In a November 15 op-ed in The Age, Australian Prime Minister Julia Gillard announced that she would push her Labor Party to overturn its ban on selling uranium to India when the party meets next month.

The unexpected announcement is a testament to the growing importance that Australia attaches to ties with India and should lead to a significant deepening of their bilateral partnership.

In 2008, Australia’s Labor Party government reversed a decision by its predecessor to end the ban on export of uranium to India on the grounds that India had not signed the Nuclear Nonproliferation Treaty. The issue has become an increasingly sore spot in their relationship, especially given that India received a waiver from the Nuclear Suppliers Group that opened it to the broader international civilian nuclear market that same year. It has also been duly noted in New Delhi that, in contrast to its treatment, Australia has continued to sell uranium to China, in some sense a geopolitical rival of India but also one with a suspect nonproliferation record.

There was even speculation in the Australian media that Indian Prime Minister Manmohan Singh avoided attending the Commonwealth Heads of Government meeting in Canberra earlier this month because of the uranium controversy (although the fact that an Indian prime minister has not visited Australia in 25 years is an indication that uranium may not have been the only factor involved in Singh’s absence).

In a bold reversal of her position, Gillard declared on Tuesday, “It is time for Labor to modernize our platform and enable us to strengthen our connection with dynamic, democratic India.” Although sure to face some opposition, the initiative is expected to garner enough support to pass when the party caucuses next month.

Australia’s opening to India is already being warmly welcomed in Washington, which is pursuing deeper security ties with both countries. Given that Gillard’s announcement coincided with President Obama’s visit to Australia, Obama found it necessary to quell speculation that Washington had pressured Canberra to make the policy change. During a press conference in Canberra on Wednesday, Obama said he suspected that some “pretty smart [Australian] government officials” could figure out on their own that India is a “big player and that the Australia-India relationship is one that should be cultivated.”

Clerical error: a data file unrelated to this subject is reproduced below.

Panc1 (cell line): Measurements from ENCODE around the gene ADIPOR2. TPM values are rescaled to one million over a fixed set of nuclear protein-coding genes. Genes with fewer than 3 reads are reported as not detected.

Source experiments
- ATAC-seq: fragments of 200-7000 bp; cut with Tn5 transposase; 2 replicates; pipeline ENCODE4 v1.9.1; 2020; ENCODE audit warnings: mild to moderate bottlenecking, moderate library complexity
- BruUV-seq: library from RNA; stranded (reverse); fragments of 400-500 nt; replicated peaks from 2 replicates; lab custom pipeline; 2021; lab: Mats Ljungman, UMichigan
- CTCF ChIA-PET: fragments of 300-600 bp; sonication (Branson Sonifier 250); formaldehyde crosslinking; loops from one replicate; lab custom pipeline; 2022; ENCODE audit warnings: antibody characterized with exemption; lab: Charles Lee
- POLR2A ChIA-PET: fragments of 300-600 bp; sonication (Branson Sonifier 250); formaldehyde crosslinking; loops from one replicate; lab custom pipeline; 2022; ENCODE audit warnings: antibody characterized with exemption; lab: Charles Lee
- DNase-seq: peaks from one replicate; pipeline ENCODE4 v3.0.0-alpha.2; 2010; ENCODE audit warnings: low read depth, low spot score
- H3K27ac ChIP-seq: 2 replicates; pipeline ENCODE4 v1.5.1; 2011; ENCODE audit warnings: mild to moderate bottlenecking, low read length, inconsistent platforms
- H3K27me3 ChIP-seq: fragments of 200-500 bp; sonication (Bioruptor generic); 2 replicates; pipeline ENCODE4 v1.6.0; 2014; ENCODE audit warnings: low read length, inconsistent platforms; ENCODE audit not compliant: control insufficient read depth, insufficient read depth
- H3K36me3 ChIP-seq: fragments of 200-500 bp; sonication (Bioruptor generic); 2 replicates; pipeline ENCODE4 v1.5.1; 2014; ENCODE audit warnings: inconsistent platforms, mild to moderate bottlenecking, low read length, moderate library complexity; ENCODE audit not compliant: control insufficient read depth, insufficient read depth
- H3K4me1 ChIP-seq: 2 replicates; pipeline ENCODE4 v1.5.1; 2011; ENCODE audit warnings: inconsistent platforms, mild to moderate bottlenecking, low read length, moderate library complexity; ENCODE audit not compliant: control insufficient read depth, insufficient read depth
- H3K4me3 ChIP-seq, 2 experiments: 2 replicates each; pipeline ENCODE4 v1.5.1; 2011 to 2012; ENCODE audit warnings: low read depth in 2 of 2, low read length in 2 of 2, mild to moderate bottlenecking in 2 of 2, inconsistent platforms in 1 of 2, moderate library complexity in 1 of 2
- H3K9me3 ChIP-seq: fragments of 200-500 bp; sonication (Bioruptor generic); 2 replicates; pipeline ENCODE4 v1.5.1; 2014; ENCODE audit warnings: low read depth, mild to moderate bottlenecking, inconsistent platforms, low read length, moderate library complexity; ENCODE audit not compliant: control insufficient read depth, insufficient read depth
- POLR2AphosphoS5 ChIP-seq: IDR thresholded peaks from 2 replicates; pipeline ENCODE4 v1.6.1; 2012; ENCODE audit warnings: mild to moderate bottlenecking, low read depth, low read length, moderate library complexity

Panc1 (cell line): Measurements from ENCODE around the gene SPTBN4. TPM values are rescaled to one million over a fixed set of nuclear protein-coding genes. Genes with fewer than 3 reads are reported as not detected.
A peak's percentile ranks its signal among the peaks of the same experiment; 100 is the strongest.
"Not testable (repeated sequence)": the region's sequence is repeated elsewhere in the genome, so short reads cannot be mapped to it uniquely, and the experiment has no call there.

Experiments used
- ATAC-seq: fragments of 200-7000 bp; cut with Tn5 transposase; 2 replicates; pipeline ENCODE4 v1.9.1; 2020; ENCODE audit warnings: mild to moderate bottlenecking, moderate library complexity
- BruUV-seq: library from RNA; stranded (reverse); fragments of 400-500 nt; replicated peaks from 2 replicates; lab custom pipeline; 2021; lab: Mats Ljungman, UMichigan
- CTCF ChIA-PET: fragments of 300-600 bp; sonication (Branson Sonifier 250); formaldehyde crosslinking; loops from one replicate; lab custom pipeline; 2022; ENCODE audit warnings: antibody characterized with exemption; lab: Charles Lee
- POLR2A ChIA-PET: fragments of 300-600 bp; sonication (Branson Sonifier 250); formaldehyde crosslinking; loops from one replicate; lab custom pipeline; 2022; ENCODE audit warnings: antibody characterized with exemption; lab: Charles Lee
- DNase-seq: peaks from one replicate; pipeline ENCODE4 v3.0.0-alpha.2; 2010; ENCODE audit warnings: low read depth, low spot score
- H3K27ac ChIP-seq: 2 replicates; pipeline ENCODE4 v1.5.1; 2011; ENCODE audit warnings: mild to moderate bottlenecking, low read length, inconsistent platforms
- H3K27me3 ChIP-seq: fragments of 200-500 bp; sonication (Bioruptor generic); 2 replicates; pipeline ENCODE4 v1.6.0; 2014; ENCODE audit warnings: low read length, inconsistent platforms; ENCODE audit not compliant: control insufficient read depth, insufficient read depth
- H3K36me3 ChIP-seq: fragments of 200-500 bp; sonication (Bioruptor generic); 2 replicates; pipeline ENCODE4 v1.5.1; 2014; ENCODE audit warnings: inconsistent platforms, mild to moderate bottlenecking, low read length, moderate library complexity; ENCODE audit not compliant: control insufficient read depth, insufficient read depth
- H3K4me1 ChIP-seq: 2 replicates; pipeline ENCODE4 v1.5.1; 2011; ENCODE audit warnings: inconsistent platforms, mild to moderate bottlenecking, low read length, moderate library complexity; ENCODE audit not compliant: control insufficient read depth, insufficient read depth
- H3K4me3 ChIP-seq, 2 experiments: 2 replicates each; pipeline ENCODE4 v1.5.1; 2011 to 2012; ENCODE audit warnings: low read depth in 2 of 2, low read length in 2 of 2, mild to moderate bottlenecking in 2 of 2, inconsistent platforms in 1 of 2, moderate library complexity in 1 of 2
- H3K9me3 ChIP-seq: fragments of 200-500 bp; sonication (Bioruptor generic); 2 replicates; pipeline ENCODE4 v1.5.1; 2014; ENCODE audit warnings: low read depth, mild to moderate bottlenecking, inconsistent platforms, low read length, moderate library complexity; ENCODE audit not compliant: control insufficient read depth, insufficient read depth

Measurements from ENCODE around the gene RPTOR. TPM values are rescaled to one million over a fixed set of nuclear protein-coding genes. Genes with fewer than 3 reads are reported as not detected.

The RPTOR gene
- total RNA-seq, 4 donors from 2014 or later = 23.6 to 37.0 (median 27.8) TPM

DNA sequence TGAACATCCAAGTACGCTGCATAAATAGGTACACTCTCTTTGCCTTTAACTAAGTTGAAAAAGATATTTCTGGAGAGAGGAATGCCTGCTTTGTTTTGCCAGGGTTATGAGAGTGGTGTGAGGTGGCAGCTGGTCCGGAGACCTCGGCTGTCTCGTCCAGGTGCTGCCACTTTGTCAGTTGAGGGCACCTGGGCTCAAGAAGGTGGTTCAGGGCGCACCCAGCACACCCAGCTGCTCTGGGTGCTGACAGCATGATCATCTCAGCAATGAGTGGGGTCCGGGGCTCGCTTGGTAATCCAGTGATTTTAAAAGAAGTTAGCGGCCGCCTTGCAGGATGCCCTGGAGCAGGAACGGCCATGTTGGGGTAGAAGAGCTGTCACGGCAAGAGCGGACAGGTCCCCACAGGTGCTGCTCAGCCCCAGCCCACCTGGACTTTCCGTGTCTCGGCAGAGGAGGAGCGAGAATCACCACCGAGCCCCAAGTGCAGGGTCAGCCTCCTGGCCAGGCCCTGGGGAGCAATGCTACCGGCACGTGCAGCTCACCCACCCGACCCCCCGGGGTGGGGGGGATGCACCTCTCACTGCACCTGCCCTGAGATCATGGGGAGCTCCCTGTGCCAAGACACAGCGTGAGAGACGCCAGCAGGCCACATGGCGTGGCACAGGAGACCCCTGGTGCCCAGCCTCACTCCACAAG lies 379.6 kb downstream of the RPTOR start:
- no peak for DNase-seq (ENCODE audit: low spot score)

The Heritage Foundation, in partnership with scholars at the Lowy Institute (an Australian think tank) and the Indian Observer Research Foundation, released “Shared Goals, Converging Interests: A Plan for U.S.–Australia–India Cooperation in the Indo-Pacific,” which lays out concrete suggestions for enhancing dialogue and cooperation among the three democratic powers in areas like maritime security, nonproliferation, and counterterrorism, with an eye to encouraging a more stable and predictable order in the Asia-Pacific region.

The report was launched in Sydney on November 4 and in New Delhi on November 7. During the launch event in New Delhi, Heritage Vice President for Foreign and Defense Policy Studies Dr. Kim Holmes told the audience, “We believe a more visible trilateral strategy should link the strengths and resources of the United States with those of Australia and India” and that a critical piece of achieving stability and security in the Indo-Pacific is a “robust, principled U.S.–India–Australia trilateral relationship.”

It just so happens that one of the main topics during the roundtable discussions and in Heritage Foundation meetings with Australian and Indian officials was the uranium issue and how it was a major stumbling block not only to furthering Indo–Australian bilateral relations but also to moving forward with the concept of trilateral cooperation with the U.S. Now that Canberra is ready to remove this major irritant, it is time for all three countries to seriously consider the merits of greater cooperation, including a formal trilateral dialogue. In the process—and in the cause of further confidence building—perhaps India could return Australia’s uranium gesture by sending Singh on a long-delayed visit to Australia.